• Emily Stokes-Rees, “Re-thinking Anne: Representing Japanese Culture at a Quintessentially Canadian Site” (in Journal of Tourism and Cultural Change)
  • Janet Wesselius, “Anne’s Body Has a Mind (and Soul) of Its Own: Embodiment and the Cartesian Legacy in Anne of Green Gables” (in The Embodied Child: Readings in Children’s Literature and Culture)

L.M. Montgomery at Home in Leaskdale

Photograph of a statue of L.M. Montgomery
Statue of L.M. Montgomery, located on the property of Leaskdale Presbyterian Church.

It’s almost that time of year again! The Lucy Maud Montgomery Society of Ontario will be holding its annual L.M. Montgomery day on Saturday, October 27, 2018. Several presenters will give papers on this year’s theme, L.M. Montgomery at Home in Leaskdale:

“Leaskdale Beginnings and Becomings: L.M. Montgomery and Motherhood” —Rita Bode, Lesley D. Clement, and Margaret Steffler

“‘Pangs and Passions’: L.M. Montgomery’s Reflections on Her Adolescence While Living in Leaskdale” —Melanie J. Fishbane

“The Town of Leaskdale during Montgomery’s Era: 1911 to 1926” —Alan MacGillivray

“Business Woman and Poet: L.M. Montgomery during the Leaskdale Years” —Benjamin Lefebvre

“Growing Independence: L.M. Montgomery in Leaskdale” —Caroline E. Jones

The day will conclude with a book signing featuring me and Melanie J. Fishbane. For more information and to register, see the calendar of events on the LMMSO website. Hope to see you there!

Latest Scholarship on L.M. Montgomery

A number of new contributions to the field of L.M. Montgomery Studies have appeared over the last few months, in addition to Rita Bode and Lesley D. Clement’s collection of essays L.M. Montgomery’s Rainbow Valleys: The Ontario Years, 1911–1942, and I wanted to take a moment to highlight them.

The Oxford Handbook of Canadian LiteratureThe Oxford Handbook of Canadian Literature, edited by Cynthia Sugars, has just been published by Oxford University Press. Montgomery is mentioned in detail in book chapters on a variety of topics—including disability, women’s writing, children’s literature, gay and lesbian writing, auto/biography, Atlantic Canadian literature, the short story, and post-Confederation nationalism—by Tracy Ware, Carole Gerson, Alexander MacLeod, Tony Tremblay, Julie Rak, Deirdre Baker, Cecily Devereux, Terry Goldie and Lee Frew, and Sally Chivers.

In December 2015, the online journal The Looking Glass: New Perspectives on Children’s Literature published a special issue on L.M. Montgomery. It includes paratexts by Caroline Jones and Carolyn Strom Collins as well as articles by Yoshiko Akamatsu, Vappu Kannas, Lauren Makrancy, Laura Leden, and Shea Keats.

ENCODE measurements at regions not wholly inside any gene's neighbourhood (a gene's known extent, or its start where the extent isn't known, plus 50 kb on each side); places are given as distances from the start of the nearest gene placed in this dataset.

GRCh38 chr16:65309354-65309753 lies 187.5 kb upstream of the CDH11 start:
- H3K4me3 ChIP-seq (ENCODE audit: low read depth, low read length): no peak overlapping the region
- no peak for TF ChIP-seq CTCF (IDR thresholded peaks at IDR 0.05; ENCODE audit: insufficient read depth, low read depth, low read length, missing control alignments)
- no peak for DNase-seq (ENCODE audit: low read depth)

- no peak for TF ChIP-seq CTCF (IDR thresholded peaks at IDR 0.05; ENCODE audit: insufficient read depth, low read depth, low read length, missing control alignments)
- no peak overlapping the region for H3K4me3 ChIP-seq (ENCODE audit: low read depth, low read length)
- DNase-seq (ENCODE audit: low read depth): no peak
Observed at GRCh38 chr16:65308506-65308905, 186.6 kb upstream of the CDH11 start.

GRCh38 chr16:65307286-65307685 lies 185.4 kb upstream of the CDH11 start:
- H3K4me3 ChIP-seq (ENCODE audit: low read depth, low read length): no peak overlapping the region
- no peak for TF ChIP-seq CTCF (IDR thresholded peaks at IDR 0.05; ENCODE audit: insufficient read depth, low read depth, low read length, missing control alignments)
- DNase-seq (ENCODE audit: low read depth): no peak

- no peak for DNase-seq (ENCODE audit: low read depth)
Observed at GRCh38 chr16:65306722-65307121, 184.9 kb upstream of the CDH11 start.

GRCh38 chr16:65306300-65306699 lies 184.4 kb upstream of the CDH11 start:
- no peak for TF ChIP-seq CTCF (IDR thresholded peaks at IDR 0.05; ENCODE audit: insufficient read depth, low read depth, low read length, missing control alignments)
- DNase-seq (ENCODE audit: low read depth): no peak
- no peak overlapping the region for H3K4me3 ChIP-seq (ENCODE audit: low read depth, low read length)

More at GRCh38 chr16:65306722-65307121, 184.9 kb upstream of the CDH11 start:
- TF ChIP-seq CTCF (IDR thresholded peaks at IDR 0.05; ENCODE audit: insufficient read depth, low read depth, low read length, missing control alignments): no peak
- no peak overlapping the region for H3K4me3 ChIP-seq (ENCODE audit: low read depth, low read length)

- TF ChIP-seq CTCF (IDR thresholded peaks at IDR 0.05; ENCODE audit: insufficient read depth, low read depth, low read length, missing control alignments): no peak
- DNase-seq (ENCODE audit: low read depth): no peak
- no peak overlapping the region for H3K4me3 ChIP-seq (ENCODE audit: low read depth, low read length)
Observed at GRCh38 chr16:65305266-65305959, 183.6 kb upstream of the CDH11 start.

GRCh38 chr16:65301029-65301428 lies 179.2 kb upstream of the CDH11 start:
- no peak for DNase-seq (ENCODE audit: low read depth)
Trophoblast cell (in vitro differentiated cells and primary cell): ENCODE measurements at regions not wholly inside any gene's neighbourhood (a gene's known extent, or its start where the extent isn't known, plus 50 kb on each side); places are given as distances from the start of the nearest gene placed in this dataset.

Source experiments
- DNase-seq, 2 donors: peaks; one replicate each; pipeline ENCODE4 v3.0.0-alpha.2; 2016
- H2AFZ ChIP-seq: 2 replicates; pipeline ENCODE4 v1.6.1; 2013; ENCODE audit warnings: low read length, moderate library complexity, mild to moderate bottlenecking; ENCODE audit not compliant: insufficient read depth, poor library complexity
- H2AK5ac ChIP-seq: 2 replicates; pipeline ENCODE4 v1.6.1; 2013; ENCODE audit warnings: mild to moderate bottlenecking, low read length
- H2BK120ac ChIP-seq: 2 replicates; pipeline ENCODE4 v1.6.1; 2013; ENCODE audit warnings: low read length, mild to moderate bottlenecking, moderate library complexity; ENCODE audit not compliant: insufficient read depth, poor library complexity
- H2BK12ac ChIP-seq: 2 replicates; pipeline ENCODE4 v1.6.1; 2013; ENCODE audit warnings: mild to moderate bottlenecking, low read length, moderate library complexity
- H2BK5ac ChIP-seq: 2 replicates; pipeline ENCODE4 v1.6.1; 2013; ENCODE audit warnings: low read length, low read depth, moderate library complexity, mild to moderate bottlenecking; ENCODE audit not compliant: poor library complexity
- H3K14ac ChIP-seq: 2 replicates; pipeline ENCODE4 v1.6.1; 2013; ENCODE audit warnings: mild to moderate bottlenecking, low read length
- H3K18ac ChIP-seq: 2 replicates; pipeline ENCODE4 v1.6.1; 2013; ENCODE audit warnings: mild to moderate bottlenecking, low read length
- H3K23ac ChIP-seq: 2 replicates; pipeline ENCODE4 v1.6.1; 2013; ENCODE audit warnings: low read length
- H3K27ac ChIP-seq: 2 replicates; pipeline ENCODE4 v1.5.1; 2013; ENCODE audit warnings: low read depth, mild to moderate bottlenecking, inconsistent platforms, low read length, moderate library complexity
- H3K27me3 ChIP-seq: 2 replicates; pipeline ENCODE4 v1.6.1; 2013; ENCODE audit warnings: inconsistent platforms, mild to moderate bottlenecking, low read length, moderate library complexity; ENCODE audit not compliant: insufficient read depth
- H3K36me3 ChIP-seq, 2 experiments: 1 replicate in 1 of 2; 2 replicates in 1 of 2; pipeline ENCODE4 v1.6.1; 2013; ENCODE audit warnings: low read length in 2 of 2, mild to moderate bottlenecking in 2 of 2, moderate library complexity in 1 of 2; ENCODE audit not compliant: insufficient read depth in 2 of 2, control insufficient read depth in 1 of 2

In addition, several more journal articles have appeared elsewhere in the last few months, by Sarah Galletly (in British Journal of Canadian Studies), Carol L. Beran (in American Review of Canadian Studies), Gabrielle Owen (in Jeunesse: Young People, Texts, Cultures), and Kelly Blewett (in The Lion and the Unicorn).

Also in December 2015, Vappu Kannas successfully defended her Ph.D. dissertation at the University of Helsinki in Finland. Entitled “‘The Forlorn Heroine of a Terribly Sad Life Story’: Romance in the Journals of L.M. Montgomery,” the dissertation is available for download. Congratulations, Dr. Kannas!

And just yesterday, the L.M. Montgomery Literary Society published the 2015 issue of its newsletter, The Shining Scroll. This issue is filled with fascinating articles and news by Mary Beth Cavert, Carolyn Strom Collins, Christy Woster, Gwen Layton, and Linda Boutilier.

Happy reading!

CFP: Special Issue of The Looking Glass on L.M. Montgomery

Caroline E. Jones, who recently contributed a chapter to Anne around the World: L.M. Montgomery and Her Classic, has circulated a call for papers for a special issue of The Looking Glass: New Perspectives on Children’s Literature on L.M. Montgomery, with a deadline of 28 February 2015:

Critical, reflective, inquiring, and entertaining articles are welcomed for all sections for a special issue on the life and work of L.M. Montgomery, author of Anne of Green Gables. Recent and ongoing scholarship speaks to myriad topics in this complex author’s body of work: war, class, national identity, child-life, girl-life, nature, animals, and much, much more. This issue will undertake a broad exploration of the contemporary cultural, scholarly, and personal relevance of Montgomery’s work. Why do we read Montgomery? Why is the study of her work still so active?

Further topics might include:

  • The proliferation of new editions of Montgomery’s books
  • Illustrated versions of the novels
  • Picture books based on Montgomery’s life or of her work (there are a few!)
  • The role of landscape in Montgomery’s work
  • Montgomery in the classroom
  • Montgomery beyond Green Gables
  • Montgomery in Japan
  • Montgomery in Scandinavia
  • Montgomery in Canada/the United States/the United Kingdom/Australia
  • Montgomery in translation

L.M. Montgomery has made lasting impressions on literature and culture worldwide. This issue of The Looking Glass will explore those impressions and speculate as to the future of Montgomery studies and Montgomery’s work.

Submit online from our website, through the Submissions section under the “About” link in the top menu, or email to editor@the-looking-glass.net.

For further information on columns, submissions, and editorial policies please visit our website: The Looking Glass: New Perspectives on Children’s Literature.